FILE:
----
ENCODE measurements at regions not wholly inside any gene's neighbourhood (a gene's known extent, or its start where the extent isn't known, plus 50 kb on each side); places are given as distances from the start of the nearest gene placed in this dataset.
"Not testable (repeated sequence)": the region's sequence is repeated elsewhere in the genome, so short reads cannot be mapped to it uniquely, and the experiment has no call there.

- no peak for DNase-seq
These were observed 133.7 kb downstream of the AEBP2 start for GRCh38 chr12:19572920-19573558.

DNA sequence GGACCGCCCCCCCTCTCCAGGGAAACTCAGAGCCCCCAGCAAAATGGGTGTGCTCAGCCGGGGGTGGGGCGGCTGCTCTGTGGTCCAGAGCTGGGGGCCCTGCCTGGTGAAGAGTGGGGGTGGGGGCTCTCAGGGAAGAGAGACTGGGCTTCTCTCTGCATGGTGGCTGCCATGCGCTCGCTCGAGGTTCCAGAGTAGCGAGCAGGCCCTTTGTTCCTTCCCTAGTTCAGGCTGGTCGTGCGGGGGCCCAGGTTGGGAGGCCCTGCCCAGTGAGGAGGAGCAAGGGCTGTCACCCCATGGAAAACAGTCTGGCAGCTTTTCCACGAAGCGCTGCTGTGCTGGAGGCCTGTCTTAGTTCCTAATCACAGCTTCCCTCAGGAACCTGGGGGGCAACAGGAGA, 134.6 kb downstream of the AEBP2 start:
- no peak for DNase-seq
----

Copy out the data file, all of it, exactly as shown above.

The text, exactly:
ENCODE measurements at regions not wholly inside any gene's neighbourhood (a gene's known extent, or its start where the extent isn't known, plus 50 kb on each side); places are given as distances from the start of the nearest gene placed in this dataset.
"Not testable (repeated sequence)": the region's sequence is repeated elsewhere in the genome, so short reads cannot be mapped to it uniquely, and the experiment has no call there.

- no peak for DNase-seq
These were observed 133.7 kb downstream of the AEBP2 start for GRCh38 chr12:19572920-19573558.

DNA sequence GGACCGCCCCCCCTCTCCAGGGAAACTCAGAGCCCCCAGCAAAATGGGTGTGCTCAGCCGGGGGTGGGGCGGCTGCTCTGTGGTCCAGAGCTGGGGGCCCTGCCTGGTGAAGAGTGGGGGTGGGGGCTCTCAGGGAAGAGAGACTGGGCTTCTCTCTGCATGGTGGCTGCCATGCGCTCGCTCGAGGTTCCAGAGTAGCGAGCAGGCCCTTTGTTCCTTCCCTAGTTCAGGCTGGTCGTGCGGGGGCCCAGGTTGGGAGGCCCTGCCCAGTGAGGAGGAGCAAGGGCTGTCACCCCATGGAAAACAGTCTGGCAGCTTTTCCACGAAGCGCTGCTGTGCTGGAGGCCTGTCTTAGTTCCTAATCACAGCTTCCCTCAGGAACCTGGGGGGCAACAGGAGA, 134.6 kb downstream of the AEBP2 start:
- no peak for DNase-seq